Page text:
While some may delight in self-actualisation there are others who find this an intolerable burden. For people with mental health struggles, the ‘right’ medication or counselling is what they believe will release them to become the person who lives their best life. Yet what I see motivate people who recover from severe difficulties and trauma is not self-esteem but the relationships they have with others.
It goes without saying that medication and hospitalisation are necessary and life saving for some people. I am concerned that by keeping everyday sadness and pain in a medical paradigm we take agency from people in managing their own lives. We prevent the broader conversations happening about what values we need in our societies and how to support these. Social prescribers are wonderful, but if a community doesn’t work perhaps it needs to be fixed organically from within — not by well-meaning professionals with a proverbial band aid.
When we use a computer scoring chart and tell a patient they have depression and need medication or even psychological therapy we locate the problem firmly in the brain of one individual. Does this prevent the wider solutions, the imagination and activism we need in the world to create a good life for all, not a privileged few?
How can we empower local communities so they make decisions that will benefit the people living there? How can we provide secure jobs for all so that people can have a settled home or raise a family? Although confidential, what happens in our consulting rooms is not separate from society but inextricably linked. Should we communicate more clearly not just the benefits of medical care but its limitations?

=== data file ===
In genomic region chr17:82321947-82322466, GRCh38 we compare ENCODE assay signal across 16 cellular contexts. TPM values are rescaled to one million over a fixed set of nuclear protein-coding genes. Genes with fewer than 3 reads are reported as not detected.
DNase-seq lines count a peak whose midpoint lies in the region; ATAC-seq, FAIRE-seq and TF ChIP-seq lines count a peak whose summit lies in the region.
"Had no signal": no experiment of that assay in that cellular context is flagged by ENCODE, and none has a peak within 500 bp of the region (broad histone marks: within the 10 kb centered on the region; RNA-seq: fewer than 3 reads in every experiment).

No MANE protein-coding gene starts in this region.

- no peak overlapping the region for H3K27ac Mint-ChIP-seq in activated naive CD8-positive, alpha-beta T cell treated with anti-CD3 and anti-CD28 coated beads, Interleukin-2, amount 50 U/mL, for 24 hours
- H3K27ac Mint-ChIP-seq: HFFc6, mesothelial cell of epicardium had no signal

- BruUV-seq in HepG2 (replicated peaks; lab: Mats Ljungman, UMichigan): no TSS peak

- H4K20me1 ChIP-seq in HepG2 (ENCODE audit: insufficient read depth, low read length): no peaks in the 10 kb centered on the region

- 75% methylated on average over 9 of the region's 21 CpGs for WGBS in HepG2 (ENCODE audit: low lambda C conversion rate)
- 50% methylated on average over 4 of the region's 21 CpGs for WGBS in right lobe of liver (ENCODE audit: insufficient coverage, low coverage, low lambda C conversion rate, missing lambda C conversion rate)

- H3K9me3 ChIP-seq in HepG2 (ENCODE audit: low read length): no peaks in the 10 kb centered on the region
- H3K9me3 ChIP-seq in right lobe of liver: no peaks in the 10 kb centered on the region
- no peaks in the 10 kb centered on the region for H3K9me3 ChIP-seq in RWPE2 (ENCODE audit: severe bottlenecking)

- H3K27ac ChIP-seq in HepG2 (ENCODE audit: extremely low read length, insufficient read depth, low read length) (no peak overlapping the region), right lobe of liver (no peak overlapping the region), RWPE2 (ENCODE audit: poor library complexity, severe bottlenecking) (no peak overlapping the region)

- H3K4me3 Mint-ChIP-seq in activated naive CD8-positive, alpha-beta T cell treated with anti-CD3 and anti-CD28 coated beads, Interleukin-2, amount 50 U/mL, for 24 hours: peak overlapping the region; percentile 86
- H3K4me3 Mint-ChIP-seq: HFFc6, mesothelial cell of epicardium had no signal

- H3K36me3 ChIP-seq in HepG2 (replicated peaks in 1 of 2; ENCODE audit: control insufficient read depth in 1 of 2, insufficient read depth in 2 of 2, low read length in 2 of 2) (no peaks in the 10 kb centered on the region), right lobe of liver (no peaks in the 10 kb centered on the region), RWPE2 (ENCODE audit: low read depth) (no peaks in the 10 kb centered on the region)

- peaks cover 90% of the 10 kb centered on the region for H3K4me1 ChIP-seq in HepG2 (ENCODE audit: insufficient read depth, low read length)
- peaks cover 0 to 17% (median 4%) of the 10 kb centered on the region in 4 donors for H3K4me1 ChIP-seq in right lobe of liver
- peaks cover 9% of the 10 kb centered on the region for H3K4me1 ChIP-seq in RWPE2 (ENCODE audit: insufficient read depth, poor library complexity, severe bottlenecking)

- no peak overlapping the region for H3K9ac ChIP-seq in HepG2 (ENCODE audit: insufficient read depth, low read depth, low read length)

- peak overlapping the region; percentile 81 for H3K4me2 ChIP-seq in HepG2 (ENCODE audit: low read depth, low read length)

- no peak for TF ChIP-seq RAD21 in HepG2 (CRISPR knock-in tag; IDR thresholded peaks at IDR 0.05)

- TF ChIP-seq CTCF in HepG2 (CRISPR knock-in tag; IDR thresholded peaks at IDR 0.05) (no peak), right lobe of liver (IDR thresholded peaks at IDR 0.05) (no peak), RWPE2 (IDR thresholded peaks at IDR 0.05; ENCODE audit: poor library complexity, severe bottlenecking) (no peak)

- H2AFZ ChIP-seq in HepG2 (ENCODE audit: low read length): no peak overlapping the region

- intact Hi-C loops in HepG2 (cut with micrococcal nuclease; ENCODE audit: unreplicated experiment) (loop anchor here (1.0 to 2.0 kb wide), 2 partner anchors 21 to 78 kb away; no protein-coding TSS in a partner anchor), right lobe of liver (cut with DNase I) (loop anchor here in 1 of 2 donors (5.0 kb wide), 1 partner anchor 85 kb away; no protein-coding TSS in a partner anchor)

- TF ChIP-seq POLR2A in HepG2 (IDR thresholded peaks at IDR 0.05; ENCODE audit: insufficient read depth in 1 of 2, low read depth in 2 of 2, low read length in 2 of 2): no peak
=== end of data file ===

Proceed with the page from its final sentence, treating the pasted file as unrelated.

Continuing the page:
- Pitchforth J, Fahy K, Ford T, et al. Mental health and well-being trends among children and young people in the UK, 1995–2014: analysis of repeated cross-sectional national health surveys. Psychol Med 2019; 49(8): 1275–1285.
- Patalay P, Gage SH. Changes in millennial adolescent mental health and health-related behaviours over 10 years: a population cohort comparison study, Int J Epidemiol 2019; 48(5): 1650–1664.
- Allik M, Brown D, Dundas R, Leyland AH. Deaths of despair: cause-specific mortality and socioeconomic inequalities in cause-specific mortality among young men in Scotland. Int J Equity Health 2020; 19(1): 215.
- Orr D. Motherwell: a girlhood. London: Weidenfeld & Nicolson, 2020.
- Alexander BK. The globalization of addiction. Addict Res Theory 2000; 8(6): 501–526.
Featured photo by Nadine Shaabana on Unsplash.